NA has been shown to moderate the relationship between the interpersonal conflict and CWB. Employees high on NA are more likely to possess a hostile attribution style, and the tendency to make hostile attributions may lead to the increased conflict, anger, and aggression for high NA individuals.[19] It is found that NA moderated the relationship between organizational constraints and personal CWB as well. Individuals high in negative affectivity, under high job stress, are likely to perform more CWBs. NA also plays a moderating role for the relation between organizational constraints, workplace conflict and CWB.[20]

Emotional disagreement occurs when an employee is made to express his or her emotion which is basically not expressed in that particular situation. It acts as a stressor that is associated with emotional pressure and job dissatisfaction. Excessive emotional demands are responsible for burnout which may further lead to other issues.[21] NA is bidirectional conflict contributor for work and family that means work interferences with family and family interferences with work. It was found that NA indirectly affected the conflict when job stress or family stresses are present.[22] In addition, the same study found that the family stress was directly proportional to the conflict with individual having elevated NA than for low NA individuals.

 Aggression and Counterproductive Work Behavior

Individuals with a strong tendency to attribute the hostile intent have a higher incidence of workplace aggression than those with a weaker tendency to make hostile attributions. Also, with low self-control, individuals are unable to effectively manage their frustrations. Instead, they lose their self-consciousness by reacting impulsively or aggressively to situations which can be provoking.[8] Buss and Perry [23] defined anger as the emotional or affective component of aggression that involves the physiological arousal and preparation for aggression and hostility as the cognitive component of aggression which consists of feelings of ill-will and injustice.

Individuals are implicitly ready to engage in some form of aggressive behavior now and in the future.[24],[25] Personality researchers have also frequently used aggression interchangeably with anger and hostility. Research has shown that these variables are strongly correlated with one another and lead to the similar underlying concept.[26] Buss and Perry [23] identified three overlapping types of aggression: Physical-verbal, active-passive, and direct-indirect.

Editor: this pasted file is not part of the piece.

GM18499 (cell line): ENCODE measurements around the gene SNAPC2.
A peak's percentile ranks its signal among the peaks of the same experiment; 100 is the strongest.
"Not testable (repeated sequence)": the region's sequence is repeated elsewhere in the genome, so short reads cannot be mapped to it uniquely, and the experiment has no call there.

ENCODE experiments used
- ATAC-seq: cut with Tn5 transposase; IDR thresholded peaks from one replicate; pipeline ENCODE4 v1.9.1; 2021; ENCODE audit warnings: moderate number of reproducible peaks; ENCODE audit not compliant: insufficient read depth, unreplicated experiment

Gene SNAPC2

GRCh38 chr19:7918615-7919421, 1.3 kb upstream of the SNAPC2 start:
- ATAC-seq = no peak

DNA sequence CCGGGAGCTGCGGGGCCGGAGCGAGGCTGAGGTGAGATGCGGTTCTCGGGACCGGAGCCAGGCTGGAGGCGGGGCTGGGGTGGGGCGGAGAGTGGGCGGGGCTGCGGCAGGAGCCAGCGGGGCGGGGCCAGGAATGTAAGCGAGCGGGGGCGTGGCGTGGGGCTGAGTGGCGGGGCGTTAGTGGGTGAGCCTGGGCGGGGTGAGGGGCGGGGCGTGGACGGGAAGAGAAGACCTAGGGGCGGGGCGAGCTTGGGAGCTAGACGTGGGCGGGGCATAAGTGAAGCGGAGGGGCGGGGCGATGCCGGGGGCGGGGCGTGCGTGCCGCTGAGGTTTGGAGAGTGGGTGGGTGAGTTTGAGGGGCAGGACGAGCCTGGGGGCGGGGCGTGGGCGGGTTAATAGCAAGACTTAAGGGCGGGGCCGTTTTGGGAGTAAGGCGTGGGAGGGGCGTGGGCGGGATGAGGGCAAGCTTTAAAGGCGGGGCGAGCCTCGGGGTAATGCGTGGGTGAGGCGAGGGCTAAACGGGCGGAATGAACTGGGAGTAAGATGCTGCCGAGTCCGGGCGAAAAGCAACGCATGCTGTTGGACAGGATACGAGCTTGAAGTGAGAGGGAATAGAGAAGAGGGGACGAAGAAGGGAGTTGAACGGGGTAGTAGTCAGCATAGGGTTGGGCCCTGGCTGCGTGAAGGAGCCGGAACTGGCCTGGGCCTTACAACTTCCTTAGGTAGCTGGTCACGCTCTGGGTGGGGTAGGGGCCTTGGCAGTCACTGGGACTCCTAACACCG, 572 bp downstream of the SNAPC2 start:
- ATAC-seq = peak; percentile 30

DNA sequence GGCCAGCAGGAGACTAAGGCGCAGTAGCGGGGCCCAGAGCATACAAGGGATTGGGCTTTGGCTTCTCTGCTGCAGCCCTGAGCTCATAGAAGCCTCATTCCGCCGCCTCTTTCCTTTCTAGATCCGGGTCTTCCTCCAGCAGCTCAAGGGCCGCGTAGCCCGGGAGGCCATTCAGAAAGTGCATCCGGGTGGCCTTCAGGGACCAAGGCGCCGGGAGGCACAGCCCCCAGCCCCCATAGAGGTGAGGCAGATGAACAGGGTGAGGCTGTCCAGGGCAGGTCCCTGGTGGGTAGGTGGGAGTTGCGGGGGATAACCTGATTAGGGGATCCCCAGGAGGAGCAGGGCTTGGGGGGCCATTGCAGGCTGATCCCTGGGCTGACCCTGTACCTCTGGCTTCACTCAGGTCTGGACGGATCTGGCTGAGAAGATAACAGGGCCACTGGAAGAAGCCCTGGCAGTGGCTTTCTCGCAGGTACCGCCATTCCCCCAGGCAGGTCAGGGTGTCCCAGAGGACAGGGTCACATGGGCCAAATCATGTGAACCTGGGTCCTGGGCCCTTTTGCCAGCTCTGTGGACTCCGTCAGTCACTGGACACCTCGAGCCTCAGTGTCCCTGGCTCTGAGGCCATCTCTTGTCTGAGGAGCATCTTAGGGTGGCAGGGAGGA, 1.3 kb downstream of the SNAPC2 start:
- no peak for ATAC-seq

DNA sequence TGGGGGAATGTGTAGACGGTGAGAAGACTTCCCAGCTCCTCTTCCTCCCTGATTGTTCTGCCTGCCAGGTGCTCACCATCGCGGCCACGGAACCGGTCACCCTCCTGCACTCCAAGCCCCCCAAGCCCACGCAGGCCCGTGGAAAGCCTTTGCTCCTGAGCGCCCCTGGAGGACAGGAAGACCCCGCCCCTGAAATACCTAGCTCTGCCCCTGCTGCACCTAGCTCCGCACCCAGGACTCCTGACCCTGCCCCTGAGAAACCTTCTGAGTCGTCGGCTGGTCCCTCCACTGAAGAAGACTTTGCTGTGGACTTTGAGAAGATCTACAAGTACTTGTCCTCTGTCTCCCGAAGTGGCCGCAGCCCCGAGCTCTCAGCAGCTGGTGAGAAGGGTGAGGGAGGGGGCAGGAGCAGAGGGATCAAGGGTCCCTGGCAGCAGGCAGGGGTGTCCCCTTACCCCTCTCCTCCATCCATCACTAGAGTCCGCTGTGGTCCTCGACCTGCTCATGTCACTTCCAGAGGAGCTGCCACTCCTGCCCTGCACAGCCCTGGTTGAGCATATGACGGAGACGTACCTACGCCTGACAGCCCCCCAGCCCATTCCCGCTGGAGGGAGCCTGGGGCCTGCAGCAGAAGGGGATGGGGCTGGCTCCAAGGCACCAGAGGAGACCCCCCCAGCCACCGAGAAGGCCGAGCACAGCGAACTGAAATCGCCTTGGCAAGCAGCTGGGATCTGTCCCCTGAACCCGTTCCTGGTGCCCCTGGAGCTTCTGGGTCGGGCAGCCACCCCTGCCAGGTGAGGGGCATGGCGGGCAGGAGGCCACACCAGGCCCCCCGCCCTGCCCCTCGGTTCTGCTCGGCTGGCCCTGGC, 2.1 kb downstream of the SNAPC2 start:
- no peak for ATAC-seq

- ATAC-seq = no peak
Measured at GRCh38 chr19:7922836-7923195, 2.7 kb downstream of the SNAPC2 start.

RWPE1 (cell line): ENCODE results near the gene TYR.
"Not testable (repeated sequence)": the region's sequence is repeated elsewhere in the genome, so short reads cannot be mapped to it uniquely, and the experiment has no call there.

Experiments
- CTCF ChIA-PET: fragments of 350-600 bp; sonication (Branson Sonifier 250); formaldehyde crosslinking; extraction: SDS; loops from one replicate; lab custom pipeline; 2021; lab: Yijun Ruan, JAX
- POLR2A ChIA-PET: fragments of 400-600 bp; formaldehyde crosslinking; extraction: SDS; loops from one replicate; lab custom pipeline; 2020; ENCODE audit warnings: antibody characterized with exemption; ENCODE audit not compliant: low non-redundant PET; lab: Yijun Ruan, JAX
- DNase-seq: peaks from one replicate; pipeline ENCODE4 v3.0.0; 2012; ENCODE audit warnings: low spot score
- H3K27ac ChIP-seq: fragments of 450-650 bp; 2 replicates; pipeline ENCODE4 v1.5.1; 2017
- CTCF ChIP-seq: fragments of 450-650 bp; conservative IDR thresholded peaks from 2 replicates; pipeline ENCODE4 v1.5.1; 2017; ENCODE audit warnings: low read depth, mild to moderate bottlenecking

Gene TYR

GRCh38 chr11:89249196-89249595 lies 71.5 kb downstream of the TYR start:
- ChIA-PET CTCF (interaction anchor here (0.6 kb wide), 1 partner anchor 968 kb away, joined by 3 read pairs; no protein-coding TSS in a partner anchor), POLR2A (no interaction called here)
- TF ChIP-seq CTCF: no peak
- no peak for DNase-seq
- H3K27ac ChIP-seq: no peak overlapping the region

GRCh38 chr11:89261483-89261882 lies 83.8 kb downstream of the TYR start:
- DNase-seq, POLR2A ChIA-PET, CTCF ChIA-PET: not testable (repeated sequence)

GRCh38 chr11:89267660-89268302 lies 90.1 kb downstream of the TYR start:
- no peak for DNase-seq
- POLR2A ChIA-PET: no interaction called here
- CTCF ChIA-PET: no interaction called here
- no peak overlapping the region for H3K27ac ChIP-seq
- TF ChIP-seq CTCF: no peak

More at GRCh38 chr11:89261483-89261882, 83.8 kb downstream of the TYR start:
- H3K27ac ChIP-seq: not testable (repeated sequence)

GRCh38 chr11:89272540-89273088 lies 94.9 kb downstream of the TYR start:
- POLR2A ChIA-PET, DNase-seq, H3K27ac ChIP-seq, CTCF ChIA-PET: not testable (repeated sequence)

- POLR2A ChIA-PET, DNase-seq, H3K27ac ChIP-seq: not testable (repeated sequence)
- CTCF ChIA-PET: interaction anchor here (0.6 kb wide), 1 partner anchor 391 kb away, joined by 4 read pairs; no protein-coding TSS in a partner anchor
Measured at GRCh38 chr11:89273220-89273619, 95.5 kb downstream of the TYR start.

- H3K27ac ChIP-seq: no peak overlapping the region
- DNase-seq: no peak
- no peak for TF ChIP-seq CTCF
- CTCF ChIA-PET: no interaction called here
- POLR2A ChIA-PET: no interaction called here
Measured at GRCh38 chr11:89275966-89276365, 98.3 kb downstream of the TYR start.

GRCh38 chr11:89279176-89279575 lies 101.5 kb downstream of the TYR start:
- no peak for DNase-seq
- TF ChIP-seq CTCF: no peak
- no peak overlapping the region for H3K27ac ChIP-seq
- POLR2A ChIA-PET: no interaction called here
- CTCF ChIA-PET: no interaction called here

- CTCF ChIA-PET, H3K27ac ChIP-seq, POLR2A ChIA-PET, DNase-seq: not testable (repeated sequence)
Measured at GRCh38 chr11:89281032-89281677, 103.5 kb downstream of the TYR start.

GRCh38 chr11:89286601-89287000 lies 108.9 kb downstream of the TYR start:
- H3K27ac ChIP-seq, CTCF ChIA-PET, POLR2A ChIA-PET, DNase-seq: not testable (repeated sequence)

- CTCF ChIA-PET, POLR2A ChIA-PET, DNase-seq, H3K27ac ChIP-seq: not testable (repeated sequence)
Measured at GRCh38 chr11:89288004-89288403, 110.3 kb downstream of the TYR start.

Aggressive behavior was found to be similar among both boys and girls, in which, the physical aggression was present more among boys and then toward verbal and at last in very indirect and passive way more among girls.[27] Jacobson [28] has shown the relationship between the employee tolerance of aggression, perceptions of aggression experienced and perception of aggression demonstrated with organizational commitments, and employee absenteeism. Self-esteem is positively correlated with overall aggression which means the individuals with high self-esteem are more aggressive than the individuals with low self-esteem.[29]

 Model of Yoga Intervention in Reducing Counterproductive Work Behavior and Its Predictors

Yoga is a form of mind and body both that involves muscular activity and an internally directed mindfulness of the self, the breath, and energy.[30] Yoga has a lot of useful application on the psychological aspect. Yoga improves the perceived quality of life and at the same time lowers the anxiety and depression.[31] The suggested model of yoga intervention is self-explanatory. It explains how yoga can be a viable solution in reducing the predicating variables such as NA, aggression and in reducing CWB [Figure 1].{Figure 1}

Effect of hatha yoga on negative affectivity is also studied in earlier studies and reported to have deceased cortisol level and reduced perceived stress and negative affect.[32]

Maximum changes in autonomic variables and the breath rate occurred during the stage of effortless meditation, and such changes have brought sympathetic activity down.[33] Guided meditation is helpful in decreasing the oxygen consumption and increasing in breath volume along with a reduction in sympathetic activity.[34] Mindfulness meditation and concentrated meditation sessions help in increasing the attention.[35] More attention helps in making less number of mistakes. Occasions of employee's alcohol use and possibly abuse is considered to be deviant behaviors.[36] Simpson et al.[37] found that the mindfulness earned through meditation was helpful to those overcoming addictions including alcoholism. That means deviant behaviors can be controlled by means of yoga practices.

Lavey et al.[38] conducted a research to measure the effect of yoga on “Profile of Mood States” and found that yoga participant have shown the significant improvement in tension-anxiety, depression-dejection, anger-hostility, fatigue-inertia, and confusion-bewilderment. Many of these mood behaviors are known as predictors for CWB. Stress and aggression are associated with an elevated sympathetic nervous system activity [39] though yoga has been proven to lower the sympathetic activity.[34]

Well-being in the workplace is indicated by employees who perceive themselves to be growing, engaged, productive and who experience the positive emotional states such as will, joy, and energy that help cushion against the stress and depression. Self Management of Excessive Tension (SMET) developed by Swami Vivekananda Yoga Anusandhana Samsthana clearly indicates that SMET contributed to better emotional intelligence and emotional competence.[40] Yoga practitioners are more likely to report having strong morals, healthy values, and the ability to more often express their feelings.[41] Positive effects of yoga have been observed on well-being and satisfaction with life.[42]